In "The Open Boat," how does hopelessness dominate the mood of the story?

After the explosion, the men in the boat have a common enemy - fate. They fight against their situation and feel anger towards one another. As they are rescued, they realize their common humanity and come to understand that they must help each other to survive. Finally, as one of them returns to the sea, he has a moment of clarity that leads him to believe that his sacrifice was necessary for nature's survival and therefore worthwhile.

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"The Open Boat" by Stephen Crane, is a fictionalization of a real occurrence in his life.  Its portrayal of the sinking of a steamship and the survival of four men is overflowing with the emotions felt by the occupants of the 10' dinghy.

Hopelessness dominates the narrative due to the fact that the men are forced to realize that, despite their positions on Earth, they are helpless against an impartial Mother Nature.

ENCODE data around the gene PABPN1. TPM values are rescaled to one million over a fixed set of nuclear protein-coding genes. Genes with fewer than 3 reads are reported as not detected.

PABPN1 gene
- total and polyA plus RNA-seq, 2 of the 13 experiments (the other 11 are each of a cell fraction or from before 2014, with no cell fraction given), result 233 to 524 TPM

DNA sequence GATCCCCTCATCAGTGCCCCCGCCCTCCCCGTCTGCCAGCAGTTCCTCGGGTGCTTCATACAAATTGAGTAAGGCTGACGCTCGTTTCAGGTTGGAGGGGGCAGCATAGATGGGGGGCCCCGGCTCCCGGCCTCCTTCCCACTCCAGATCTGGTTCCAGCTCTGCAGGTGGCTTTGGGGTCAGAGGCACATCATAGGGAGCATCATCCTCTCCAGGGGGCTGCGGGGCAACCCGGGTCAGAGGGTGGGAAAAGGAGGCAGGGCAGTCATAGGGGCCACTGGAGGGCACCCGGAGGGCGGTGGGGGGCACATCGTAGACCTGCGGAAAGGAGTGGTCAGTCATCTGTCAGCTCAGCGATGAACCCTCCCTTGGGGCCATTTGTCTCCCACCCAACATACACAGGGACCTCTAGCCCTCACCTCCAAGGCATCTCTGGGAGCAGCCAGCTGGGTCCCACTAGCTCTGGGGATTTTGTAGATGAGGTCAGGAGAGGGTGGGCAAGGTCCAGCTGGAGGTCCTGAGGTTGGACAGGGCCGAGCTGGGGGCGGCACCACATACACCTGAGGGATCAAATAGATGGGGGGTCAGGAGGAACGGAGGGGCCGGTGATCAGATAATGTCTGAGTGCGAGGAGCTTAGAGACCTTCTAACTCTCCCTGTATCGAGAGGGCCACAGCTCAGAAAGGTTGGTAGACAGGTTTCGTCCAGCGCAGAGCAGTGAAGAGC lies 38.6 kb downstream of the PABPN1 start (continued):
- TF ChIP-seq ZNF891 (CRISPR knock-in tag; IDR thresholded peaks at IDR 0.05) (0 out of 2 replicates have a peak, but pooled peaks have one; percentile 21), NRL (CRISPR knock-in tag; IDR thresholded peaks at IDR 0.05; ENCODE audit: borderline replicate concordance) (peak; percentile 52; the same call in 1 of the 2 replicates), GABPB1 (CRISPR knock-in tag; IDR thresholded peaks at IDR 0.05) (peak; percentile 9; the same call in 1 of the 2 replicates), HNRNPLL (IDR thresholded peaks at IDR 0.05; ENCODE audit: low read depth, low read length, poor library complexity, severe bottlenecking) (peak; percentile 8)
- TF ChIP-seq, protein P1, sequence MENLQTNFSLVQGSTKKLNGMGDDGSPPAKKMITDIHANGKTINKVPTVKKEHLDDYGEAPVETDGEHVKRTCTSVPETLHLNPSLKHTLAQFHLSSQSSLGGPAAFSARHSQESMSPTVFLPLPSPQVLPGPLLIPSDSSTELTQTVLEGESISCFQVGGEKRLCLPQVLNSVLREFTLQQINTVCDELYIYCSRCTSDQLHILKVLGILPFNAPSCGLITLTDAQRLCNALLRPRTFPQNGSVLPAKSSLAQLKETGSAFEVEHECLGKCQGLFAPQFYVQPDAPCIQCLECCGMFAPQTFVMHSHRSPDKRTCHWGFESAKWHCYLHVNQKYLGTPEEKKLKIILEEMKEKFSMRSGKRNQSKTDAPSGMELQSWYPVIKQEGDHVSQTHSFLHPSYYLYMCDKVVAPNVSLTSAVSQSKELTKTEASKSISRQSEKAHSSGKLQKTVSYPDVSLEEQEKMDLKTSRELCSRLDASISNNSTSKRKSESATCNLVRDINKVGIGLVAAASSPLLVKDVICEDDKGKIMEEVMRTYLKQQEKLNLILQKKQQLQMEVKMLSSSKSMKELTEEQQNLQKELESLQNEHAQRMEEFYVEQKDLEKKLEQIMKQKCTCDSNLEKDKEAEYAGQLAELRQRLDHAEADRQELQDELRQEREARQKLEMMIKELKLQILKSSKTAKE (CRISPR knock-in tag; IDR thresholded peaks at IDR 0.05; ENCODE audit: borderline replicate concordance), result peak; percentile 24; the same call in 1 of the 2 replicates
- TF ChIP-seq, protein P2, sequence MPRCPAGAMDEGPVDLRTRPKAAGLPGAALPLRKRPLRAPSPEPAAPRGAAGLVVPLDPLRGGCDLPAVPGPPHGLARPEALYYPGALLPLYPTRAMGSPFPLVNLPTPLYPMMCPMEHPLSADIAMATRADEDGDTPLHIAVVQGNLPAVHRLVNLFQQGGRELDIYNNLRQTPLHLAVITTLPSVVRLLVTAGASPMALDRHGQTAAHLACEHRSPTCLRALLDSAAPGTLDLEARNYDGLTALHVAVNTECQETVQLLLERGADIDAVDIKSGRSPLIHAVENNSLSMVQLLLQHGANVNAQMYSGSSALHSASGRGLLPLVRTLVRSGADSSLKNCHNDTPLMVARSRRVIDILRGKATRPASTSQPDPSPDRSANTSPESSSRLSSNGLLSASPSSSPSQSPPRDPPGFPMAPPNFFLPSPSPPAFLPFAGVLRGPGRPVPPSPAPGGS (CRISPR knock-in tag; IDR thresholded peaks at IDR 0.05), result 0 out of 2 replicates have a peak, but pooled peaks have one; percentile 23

For almost two days, the men are trapped by circumstances beyond their control.  Though their standings in life are diverse -  the injured steamship captain, an ambivalent writer/reporter, the portly ship's cook, and the robust oiler - they find themselves equally at the folly of nature.

Their circumstances lead them to be riled at one another.  Soon they realize the futility of those feelings and start to empathize with each other.  Finally, they realize their only hope is to be found in the indifference of nature.  That proves to be little hope, if any.

The final blow of the folly of pitting themselves against the earthy forces is when they finally swim to shore and it is the "fittest" of them that succumbs to the sea and drowns.

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